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Supporting the challenging behaviour foundation's statement on RPI

The Challenging Behaviour Foundation have produced a position statement regarding Restrictive Physical Interventions for Children and Young People that Team Teach almost fully agrees with as accurate and helpful. We have written to them offering our support, with regards to the information they are distributing concerning “face down” positions.

Dear Vivien Cooper,

I have just finished speaking to Jessie, who suggested that l email you concerning my anxieties about some of the misleading and outdated information provided on your web site and sent to services and employers regarding restrictive physical interventions and children.

I would like to make it quite clear, that l am fully supportive of the great majority of the information provided and believed that if we could agree a joint approach, then we would be more likely to secure better outcomes for all involved. I am keen to help you make a positive difference to the lives of children and adults across the UK.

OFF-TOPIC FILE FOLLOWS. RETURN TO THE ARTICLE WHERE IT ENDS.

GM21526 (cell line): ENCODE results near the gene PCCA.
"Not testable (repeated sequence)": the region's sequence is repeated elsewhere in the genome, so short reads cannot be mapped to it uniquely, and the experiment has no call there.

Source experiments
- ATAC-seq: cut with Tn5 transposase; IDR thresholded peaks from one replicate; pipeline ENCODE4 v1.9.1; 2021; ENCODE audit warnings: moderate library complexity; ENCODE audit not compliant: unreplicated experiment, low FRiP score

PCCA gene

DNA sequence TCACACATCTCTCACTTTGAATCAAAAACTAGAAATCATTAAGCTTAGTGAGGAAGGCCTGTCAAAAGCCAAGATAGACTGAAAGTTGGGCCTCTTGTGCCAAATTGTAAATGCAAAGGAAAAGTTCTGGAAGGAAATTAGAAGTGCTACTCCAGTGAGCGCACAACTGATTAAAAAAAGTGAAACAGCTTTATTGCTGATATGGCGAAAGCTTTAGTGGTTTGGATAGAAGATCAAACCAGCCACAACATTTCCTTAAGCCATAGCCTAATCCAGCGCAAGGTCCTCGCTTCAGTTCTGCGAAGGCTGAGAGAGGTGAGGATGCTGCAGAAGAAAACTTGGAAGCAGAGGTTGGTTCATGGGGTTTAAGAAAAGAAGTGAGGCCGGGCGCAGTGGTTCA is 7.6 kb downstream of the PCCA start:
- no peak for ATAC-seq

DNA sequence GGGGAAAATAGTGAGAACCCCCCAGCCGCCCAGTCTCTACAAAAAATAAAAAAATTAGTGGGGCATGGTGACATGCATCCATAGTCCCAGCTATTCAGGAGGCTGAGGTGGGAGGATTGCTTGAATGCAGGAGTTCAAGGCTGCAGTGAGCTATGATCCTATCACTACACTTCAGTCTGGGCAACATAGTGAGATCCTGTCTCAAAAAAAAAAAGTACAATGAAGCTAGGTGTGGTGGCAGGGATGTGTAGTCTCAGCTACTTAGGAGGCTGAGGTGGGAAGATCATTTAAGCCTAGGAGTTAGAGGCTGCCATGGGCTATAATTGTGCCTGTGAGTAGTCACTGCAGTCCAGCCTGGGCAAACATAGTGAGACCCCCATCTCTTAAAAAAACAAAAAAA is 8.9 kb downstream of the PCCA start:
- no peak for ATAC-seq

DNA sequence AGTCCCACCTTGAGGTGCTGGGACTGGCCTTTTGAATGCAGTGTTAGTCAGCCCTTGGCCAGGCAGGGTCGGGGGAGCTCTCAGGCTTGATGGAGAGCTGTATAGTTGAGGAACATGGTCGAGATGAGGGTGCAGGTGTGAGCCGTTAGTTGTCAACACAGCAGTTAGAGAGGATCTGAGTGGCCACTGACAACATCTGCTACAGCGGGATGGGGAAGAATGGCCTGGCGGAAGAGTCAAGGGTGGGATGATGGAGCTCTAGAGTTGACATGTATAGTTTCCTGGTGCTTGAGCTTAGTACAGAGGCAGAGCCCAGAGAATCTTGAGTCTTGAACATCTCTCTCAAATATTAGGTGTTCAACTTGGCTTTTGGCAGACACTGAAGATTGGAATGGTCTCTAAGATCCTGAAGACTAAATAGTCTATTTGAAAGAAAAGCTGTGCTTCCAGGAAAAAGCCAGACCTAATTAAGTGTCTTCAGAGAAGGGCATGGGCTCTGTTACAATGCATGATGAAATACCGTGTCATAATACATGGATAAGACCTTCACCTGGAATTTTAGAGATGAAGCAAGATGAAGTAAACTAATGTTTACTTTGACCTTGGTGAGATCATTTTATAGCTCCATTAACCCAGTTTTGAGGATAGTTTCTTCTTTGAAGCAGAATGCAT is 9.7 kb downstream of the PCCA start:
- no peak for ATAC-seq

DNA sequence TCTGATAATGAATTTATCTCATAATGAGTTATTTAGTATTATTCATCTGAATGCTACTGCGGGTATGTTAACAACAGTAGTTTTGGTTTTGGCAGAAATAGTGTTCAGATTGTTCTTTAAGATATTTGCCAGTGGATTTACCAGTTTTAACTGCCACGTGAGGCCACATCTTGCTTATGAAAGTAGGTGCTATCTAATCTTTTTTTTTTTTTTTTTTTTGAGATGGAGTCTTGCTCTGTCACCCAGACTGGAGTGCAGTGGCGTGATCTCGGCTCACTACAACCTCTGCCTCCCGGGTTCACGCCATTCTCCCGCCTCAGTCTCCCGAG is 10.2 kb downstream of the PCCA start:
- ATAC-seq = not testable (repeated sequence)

Maintaining a position that face down restraint should never happen is idealistic and unhelpful. With regard to face down restraint, l believe our energies should be put into making sure that the techniques that people use, are used rarely, but when so, are carried out in a highly personalised and documented risk assessed approach, with a record, report and review process built in, with an aim to eliminate their use as soon as possible. We should also focus on making sure that those who use such a technique have the knowledge, skill and understanding required to reduce risk to the foreseeable minimum.